I received an email pointing me to this website where “Captain Vancouver” is collecting images of people who participated in the Vancouver riots. His purpose is to punish people’s inappropriate actions by publicizing them. His idea is that while the court system may or may not deliver justice to these people, quick justice can be achieved by posting these actions and identifying the people behind them.

In one post he writes to a person who may (or may not have) flipped over police cars: “I sentence you to public shaming so that whenever “Jonathan Mason” is ever typed into google, your name will be forever associated with the Vancouver riots.  I will leave it up to your future employer to ask you during your interview whether you were really there or not.  Take your chance with that.  You’ve been served by Captain Vancouver punk!”

Some are concerned that these kinds of sites violate privacy and could be a slippery slope to places we don’t want to be. Earlier I shared some of my feelings on this while blogging about a similar issue. My main concern with public shaming sites like this one is what happens when they are used to bully others who are acting in accordance with the law? For example, if there is an unpopular political issue that a person privately supports, should I be able to publicly point out that person as one who supports it?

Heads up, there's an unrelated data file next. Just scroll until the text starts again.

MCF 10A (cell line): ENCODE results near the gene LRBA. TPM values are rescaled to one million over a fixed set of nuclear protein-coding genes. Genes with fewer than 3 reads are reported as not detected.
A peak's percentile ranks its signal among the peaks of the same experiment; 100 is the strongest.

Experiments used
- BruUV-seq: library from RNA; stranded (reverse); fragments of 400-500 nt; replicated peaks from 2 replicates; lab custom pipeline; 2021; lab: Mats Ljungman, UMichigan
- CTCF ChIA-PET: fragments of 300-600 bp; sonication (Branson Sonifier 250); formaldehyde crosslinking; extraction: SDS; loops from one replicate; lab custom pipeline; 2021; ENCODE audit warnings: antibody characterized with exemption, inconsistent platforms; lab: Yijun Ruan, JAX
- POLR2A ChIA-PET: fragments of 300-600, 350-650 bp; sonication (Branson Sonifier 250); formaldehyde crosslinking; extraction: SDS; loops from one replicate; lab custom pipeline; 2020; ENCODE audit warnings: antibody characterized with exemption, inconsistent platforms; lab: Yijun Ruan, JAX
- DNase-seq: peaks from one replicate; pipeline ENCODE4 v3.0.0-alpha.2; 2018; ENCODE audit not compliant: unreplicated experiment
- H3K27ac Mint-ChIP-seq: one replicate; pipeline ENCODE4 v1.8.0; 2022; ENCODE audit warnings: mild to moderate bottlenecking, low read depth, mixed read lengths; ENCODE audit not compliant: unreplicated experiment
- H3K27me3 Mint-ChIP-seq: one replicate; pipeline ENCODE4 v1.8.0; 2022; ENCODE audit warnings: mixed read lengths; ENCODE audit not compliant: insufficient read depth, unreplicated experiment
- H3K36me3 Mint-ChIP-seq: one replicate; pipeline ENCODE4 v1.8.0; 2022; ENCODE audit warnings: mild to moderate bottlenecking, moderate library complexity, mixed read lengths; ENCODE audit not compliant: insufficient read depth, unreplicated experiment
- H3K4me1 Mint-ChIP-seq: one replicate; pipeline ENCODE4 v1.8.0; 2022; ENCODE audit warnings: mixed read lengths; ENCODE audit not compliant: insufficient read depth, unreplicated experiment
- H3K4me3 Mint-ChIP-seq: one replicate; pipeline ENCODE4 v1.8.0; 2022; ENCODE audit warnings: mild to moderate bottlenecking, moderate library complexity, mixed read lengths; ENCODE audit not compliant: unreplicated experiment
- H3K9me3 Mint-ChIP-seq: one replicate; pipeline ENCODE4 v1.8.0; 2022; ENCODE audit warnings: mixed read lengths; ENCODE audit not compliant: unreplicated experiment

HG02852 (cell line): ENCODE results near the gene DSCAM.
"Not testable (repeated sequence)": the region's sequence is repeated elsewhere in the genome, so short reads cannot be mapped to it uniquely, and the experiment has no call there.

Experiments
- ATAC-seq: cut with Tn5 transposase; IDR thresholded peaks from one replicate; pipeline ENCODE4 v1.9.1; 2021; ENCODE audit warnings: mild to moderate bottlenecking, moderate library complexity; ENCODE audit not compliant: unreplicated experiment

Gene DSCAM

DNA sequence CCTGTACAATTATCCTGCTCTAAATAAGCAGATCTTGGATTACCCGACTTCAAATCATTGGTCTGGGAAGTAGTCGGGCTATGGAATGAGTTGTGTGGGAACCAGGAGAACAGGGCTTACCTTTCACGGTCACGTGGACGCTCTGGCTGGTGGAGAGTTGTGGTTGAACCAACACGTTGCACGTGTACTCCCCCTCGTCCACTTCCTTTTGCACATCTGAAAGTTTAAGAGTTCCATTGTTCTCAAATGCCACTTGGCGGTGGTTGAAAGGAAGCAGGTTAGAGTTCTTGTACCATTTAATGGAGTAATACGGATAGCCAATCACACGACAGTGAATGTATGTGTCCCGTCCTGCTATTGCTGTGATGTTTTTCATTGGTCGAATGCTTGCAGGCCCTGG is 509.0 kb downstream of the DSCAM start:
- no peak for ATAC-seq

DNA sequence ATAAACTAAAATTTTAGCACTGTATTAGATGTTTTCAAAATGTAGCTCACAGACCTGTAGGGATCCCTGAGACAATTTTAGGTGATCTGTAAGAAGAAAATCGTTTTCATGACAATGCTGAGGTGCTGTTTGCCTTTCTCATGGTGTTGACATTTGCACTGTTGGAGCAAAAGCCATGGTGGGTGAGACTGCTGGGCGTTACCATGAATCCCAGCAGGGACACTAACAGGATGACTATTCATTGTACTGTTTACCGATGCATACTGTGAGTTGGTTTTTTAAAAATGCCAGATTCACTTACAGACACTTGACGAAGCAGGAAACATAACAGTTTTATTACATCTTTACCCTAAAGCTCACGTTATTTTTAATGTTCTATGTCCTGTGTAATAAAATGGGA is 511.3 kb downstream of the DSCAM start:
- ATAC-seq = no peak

Again, I refer to things which are legal, but unpopular, as opposed to the things which are illegal (whether or not they are popular). Captain Vancouver strongly defends the appropriateness of his particular public shaming site in this post. This is no doubt an issue that will become increasingly important.